I was just now reading an article on why cops touch the back of your car during a traffic stop. It turns out that they are a) checking to see that the trunk lid is lock and no one will pop out and ambush them (which has happened) and b) to leave fingerprints in case they later need evidence that they were with that car.
This made me think of my own personal procedures when a cop stops me for a warning or ticket (usually for speeding). I developed these over a few decades from experience and various TV and magazine articles.
The important thing to remember is that when approaching a car, cops do not know who is inside. Even if they look up who the car owner is, the car may be stolen. They often approach with one hand on their weapon just in case the person inside is dangerous. You do not want to make the cops any more nervous than they are already.
The first thing to do is to remain calm. Lots of people get scared and/or nervous when a cop stops them. If the cop sees you are nervous, it might make him nervous. He doesn’t know why you’re nervous or scared. It might be that, as far as he know, you just came from a bank robbery or you might be a serial killer (no kidding, Ted Bundy barely escaped being caught during a traffic stop).
Then the first physical thing you do is turn off the car engine and turn on the ceiling light. The cop will be a lot less nervous if he sees you are not planning a quick getaway. Another thing cops have to worry about is that the interior of the car is dark, and they cannot see who or what weapons may be inside (why do you think they are always shining flashlights into the interior of a stopped vehicle?) Alleviate them of this fear by turning on the ceiling light, so that they can get an unrestricted view of the interior.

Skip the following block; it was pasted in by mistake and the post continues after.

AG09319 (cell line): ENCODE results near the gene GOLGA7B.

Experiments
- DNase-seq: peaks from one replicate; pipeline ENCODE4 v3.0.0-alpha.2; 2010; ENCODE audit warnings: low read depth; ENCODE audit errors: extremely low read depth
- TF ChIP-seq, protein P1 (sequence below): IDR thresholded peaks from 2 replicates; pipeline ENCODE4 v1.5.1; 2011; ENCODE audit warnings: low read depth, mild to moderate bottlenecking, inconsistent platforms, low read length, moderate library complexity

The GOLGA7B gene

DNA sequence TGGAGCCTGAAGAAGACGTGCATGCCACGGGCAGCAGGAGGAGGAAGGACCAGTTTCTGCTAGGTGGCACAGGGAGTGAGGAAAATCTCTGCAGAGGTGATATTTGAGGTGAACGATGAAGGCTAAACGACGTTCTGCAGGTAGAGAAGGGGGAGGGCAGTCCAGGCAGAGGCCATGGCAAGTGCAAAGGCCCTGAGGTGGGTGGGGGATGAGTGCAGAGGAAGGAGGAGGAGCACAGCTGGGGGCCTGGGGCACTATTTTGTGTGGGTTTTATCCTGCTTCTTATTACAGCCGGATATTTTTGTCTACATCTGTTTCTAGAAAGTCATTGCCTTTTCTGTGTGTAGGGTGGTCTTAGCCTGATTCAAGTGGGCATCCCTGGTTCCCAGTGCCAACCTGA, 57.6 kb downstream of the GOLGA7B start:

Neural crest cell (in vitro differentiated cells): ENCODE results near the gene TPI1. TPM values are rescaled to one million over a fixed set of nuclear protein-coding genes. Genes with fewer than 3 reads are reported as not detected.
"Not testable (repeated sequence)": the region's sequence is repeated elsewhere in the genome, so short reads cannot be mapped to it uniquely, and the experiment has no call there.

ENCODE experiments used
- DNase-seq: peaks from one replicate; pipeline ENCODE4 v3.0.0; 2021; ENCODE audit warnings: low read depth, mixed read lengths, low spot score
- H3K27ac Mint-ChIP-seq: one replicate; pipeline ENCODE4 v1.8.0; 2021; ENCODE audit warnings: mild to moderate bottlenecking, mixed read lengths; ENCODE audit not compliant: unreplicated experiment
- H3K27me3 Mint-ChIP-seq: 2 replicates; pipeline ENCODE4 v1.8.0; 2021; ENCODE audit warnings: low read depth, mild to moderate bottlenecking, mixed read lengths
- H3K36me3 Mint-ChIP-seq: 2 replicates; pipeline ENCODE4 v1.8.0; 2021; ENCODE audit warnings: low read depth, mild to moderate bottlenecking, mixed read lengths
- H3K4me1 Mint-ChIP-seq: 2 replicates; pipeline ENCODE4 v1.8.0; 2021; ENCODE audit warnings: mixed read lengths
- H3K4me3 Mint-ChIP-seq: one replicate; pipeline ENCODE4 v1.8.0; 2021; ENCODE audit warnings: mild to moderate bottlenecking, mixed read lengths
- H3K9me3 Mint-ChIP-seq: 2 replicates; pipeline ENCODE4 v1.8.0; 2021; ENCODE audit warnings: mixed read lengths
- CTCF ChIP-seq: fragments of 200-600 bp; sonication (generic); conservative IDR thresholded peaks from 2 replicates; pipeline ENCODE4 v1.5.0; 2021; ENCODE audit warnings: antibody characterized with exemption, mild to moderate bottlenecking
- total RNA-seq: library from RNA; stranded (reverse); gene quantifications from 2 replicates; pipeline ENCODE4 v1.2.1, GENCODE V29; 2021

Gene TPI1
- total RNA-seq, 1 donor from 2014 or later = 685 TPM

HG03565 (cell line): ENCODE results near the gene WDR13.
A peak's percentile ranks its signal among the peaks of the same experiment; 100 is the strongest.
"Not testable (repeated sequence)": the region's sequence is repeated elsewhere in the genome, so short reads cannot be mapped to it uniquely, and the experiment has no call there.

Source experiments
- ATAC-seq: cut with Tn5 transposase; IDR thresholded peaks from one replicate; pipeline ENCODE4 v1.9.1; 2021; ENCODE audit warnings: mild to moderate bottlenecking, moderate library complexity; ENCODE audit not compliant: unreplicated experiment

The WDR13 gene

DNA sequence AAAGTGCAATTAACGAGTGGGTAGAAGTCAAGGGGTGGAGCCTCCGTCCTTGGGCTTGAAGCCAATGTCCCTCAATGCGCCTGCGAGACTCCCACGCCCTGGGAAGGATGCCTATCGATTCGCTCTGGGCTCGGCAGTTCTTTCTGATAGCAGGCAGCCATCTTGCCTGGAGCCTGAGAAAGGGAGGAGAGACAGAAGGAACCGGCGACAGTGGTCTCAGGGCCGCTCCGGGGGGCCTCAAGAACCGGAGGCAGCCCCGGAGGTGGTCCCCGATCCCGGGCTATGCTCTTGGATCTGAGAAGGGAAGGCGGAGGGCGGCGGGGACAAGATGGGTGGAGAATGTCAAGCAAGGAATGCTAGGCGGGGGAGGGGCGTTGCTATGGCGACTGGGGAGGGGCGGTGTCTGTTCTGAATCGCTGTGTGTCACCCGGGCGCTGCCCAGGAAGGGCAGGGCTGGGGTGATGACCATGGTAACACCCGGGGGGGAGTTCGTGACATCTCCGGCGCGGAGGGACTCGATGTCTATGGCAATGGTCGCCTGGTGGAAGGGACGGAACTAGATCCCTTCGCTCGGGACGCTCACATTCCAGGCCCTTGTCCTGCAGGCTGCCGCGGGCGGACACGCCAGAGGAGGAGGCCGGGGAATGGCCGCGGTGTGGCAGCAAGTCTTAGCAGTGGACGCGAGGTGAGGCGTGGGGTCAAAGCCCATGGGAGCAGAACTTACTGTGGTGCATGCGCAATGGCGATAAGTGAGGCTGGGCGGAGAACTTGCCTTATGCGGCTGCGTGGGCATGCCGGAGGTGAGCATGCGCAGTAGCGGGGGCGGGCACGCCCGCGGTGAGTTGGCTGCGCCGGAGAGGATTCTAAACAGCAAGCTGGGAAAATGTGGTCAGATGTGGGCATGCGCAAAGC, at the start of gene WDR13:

Next, I like to roll down my window and place my hands on the door, so that they can see my hands and know that I do not have any weapons. Passengers can place their hands on the dashboard or, if they are in the back seat, on the headrests or backs of the front seats.
I do not make any sudden moves and if I need to move significantly, I tell the cop what I am about to do so he can watch me closely. I will make these moves slowly to ensure him that I do not intend to surprise him with anything.
On the occasion that my wallet with my driver’s license is in the glovebox, when the officer asks for my license, I tell him that it is in the glovebox and after he okays the move (either verbally or visually by nodding his head), I slowly reach over to the glovebox with my right hand and open the glovebox slowly and give him a chance to peer inside before I slowly reach in and extract my wallet.
Anyway, that’s my pointers for the night.
Remember: the main thing you don’t want to do is to make the officer any more nervous than he already is. You want to calm him down and through your actions ensure him that he is safe, and that you pose no threat to him.
Let me know if you have any interesting tactics you use when a cop pulls you over.